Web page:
Author: Robert Holton (Carleton University)
In the postwar period, as debates about modern conformism and the emerging technologies of psychological conditioning and social control gained momentum, much attention was given to those groups who appeared to remain outside the powerfully centripetal forces of cultural hegemony. The desire for an escape to some space outside was frequently addressed in the narratives that proliferated during the postwar period. Perhaps the best known was Salinger’s The Catcher in the Rye, in which alienated Holden Caulfield makes a run for it but ultimately has nowhere to go and suffers a mental collapse. Ten years later, in Updike’s Rabbit, Run, the alienated Rabbit Angstrom also makes a run for it, but he too is unable to figure out where to go and, instead of getting away, he returns for three more Rabbit novels spread over a few decades. In both the novel and the movie version of One Flew over the Cuckoo’s Nest, Randle Patrick McMurphy initially seems well-suited to a successful escape, but in the end it’s nothing that a lobotomy can’t cure and Nurse Rachet takes care of that. Other popular movies had already worked this theme. The Great Escape, for example, made Steve McQueen a star, while Hilts, the character he plays, ends up back in custody after a dramatic but abortive escape attempt leaves him tangled up in Nazi barbed wire. Played by Paul Newman, Cool Hand Luke—the man who would not conform, according to the movie’s blurbs—seems to have a good chance at first, but (a) he doesn’t have anywhere to go and (b) he is hunted down and killed. The Misfits, with its cast of stars, its Arthur Miller script and John Huston direction, tells a story of modern American containment and defeat. Sepia-toned and nostalgic, Butch Cassidy and the Sundance Kid follows a pair of loveable outlaws as they run all the way to Bolivia, where they are finally shot down. Lesser known perhaps, but equally unequivocal, is Lonely Are the Brave. Based on a novel by Edward Abbey, the movie features Kirk Douglas as an anachronistic modern cowboy non-conformist misfit who breaks out of jail and makes a run for Mexico on horseback but is killed on a highway by a truck loaded with bathroom fixtures.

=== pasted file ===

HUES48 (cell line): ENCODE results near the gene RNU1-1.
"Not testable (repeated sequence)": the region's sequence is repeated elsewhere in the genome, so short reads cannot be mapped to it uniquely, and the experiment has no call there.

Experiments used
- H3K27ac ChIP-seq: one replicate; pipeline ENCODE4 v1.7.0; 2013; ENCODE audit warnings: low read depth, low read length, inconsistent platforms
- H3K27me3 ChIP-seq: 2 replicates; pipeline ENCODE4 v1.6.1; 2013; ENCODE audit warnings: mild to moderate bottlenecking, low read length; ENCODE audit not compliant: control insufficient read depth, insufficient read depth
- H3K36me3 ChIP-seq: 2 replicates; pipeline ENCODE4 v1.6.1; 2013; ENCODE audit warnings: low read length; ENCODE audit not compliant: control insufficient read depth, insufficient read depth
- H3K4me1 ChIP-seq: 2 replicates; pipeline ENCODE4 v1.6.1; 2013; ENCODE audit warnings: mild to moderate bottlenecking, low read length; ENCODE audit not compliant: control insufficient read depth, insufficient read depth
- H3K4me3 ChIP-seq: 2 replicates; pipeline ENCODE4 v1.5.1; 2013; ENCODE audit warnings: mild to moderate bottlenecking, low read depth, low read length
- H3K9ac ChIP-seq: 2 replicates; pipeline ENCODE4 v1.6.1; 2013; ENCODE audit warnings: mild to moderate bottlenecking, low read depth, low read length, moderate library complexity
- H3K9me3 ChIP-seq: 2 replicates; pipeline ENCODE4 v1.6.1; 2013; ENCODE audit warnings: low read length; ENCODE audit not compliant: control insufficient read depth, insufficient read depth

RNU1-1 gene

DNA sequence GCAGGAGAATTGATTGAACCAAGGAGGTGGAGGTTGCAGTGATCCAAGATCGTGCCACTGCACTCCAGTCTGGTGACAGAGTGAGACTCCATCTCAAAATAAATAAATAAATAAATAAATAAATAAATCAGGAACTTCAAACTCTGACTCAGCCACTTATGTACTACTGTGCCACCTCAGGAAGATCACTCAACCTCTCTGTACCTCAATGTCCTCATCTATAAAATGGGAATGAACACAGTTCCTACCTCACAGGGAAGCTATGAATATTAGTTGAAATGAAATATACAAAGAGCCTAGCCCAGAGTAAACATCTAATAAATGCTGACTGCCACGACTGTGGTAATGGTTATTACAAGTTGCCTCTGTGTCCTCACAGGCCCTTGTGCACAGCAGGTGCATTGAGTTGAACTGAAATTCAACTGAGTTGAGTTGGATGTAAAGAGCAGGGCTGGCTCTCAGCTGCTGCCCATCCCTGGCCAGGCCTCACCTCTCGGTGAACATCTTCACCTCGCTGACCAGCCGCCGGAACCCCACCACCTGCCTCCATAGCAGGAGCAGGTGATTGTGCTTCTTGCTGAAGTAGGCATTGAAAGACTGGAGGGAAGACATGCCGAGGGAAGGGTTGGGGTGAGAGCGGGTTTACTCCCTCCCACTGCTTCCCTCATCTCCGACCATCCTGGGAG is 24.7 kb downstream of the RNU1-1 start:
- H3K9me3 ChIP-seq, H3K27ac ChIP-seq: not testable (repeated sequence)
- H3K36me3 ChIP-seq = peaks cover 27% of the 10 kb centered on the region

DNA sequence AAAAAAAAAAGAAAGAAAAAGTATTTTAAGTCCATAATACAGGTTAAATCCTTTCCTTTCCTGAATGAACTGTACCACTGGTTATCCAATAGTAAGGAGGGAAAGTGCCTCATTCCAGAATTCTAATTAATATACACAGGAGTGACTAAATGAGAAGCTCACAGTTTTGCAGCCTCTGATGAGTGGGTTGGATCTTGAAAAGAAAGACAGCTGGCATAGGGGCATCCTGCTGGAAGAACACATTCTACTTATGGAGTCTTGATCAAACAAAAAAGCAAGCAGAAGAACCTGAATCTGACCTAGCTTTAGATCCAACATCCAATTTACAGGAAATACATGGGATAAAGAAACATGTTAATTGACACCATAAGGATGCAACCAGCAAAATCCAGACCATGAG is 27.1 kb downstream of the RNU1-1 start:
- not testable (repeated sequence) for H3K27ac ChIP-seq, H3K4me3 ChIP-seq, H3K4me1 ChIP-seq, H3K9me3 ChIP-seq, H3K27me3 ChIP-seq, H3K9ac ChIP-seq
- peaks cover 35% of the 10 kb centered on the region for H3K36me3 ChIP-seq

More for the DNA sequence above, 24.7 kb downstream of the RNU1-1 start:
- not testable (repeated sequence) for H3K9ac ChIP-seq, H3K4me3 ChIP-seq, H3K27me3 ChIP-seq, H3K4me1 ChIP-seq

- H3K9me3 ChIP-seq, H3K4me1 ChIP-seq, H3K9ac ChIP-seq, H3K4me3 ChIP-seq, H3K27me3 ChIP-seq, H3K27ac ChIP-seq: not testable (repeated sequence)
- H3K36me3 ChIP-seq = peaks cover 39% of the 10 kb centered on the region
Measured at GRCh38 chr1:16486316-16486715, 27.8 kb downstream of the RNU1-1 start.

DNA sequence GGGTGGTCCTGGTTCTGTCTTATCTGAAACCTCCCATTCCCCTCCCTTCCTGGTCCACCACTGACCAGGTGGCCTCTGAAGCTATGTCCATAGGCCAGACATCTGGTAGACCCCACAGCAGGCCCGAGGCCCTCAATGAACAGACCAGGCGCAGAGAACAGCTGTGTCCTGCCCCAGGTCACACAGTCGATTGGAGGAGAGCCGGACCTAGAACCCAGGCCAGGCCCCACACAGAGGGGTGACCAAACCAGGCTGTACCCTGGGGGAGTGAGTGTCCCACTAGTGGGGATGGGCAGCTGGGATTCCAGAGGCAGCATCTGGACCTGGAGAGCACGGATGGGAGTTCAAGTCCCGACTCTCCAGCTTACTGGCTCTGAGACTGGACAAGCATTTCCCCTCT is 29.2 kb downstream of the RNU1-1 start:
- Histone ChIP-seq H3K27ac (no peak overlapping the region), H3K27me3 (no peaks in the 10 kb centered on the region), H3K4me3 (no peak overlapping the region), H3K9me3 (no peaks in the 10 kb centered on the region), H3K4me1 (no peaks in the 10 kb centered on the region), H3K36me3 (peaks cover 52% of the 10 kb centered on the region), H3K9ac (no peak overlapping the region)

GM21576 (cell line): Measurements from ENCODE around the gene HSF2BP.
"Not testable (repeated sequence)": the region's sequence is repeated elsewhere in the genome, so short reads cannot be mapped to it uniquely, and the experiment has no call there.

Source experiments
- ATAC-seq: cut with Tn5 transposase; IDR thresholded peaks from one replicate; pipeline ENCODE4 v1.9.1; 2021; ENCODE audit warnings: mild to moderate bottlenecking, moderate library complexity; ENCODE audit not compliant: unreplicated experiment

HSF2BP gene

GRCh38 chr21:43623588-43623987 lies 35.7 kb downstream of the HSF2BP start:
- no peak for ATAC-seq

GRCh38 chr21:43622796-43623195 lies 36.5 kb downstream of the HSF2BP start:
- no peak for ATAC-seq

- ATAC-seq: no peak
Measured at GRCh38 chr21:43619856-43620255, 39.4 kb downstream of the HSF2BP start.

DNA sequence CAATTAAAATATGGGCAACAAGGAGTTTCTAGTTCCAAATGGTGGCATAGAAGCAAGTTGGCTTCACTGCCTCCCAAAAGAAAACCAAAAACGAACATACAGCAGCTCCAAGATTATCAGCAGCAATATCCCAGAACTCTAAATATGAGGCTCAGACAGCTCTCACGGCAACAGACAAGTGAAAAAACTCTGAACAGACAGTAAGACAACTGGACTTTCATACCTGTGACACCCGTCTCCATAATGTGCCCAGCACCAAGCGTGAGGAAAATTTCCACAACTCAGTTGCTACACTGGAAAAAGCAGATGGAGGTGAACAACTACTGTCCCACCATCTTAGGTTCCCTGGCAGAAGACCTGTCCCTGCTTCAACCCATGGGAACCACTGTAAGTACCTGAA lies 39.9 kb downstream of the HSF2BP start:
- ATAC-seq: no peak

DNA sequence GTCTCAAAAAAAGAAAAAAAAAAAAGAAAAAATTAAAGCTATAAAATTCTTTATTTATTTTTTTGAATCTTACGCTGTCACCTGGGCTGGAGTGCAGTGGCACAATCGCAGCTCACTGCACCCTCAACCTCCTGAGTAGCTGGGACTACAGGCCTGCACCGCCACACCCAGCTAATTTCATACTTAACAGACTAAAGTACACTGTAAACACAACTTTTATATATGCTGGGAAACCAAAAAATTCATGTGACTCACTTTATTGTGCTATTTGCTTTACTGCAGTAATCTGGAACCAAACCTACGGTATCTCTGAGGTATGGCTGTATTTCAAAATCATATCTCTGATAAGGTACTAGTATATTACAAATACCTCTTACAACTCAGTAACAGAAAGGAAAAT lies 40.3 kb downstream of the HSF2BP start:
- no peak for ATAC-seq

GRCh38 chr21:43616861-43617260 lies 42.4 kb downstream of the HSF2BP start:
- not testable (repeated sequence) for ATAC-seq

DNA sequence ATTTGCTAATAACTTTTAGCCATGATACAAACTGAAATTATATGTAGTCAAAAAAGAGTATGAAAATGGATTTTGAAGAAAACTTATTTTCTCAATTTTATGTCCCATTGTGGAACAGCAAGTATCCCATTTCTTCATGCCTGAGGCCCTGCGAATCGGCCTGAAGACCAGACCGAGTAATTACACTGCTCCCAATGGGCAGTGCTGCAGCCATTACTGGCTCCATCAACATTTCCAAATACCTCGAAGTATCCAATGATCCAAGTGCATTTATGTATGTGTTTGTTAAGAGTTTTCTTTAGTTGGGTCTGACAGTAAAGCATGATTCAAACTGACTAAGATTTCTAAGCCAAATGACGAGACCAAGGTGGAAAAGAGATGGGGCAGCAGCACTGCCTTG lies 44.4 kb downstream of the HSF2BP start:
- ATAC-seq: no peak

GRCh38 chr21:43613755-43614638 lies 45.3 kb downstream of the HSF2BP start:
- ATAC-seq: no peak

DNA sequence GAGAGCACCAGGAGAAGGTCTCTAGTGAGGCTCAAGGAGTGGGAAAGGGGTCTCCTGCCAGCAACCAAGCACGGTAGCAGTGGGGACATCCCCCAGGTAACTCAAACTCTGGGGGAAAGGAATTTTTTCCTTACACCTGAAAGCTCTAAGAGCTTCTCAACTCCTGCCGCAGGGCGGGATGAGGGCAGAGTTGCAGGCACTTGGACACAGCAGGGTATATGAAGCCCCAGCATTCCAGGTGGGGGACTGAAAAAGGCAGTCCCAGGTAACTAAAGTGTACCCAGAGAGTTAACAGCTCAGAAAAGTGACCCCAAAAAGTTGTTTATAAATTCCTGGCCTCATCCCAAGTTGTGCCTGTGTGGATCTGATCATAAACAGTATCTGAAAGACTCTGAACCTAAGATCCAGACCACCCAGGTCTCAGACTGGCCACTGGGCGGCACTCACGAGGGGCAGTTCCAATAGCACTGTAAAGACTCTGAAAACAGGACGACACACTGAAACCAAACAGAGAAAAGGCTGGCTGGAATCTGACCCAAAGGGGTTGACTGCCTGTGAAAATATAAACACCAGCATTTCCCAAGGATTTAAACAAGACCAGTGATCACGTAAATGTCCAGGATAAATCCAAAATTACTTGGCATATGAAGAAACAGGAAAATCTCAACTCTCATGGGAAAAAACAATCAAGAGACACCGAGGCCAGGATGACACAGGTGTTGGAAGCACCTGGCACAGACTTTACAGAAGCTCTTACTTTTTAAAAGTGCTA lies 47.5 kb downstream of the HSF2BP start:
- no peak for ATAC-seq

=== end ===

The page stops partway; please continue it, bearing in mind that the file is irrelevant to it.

How to Cite:
Holton R., (2011) “Useless Lumpens in Gravity’s Rainbow”, Pynchon Notes 0(0), p.114-126. doi: https://doi.org/10.16995/pn.9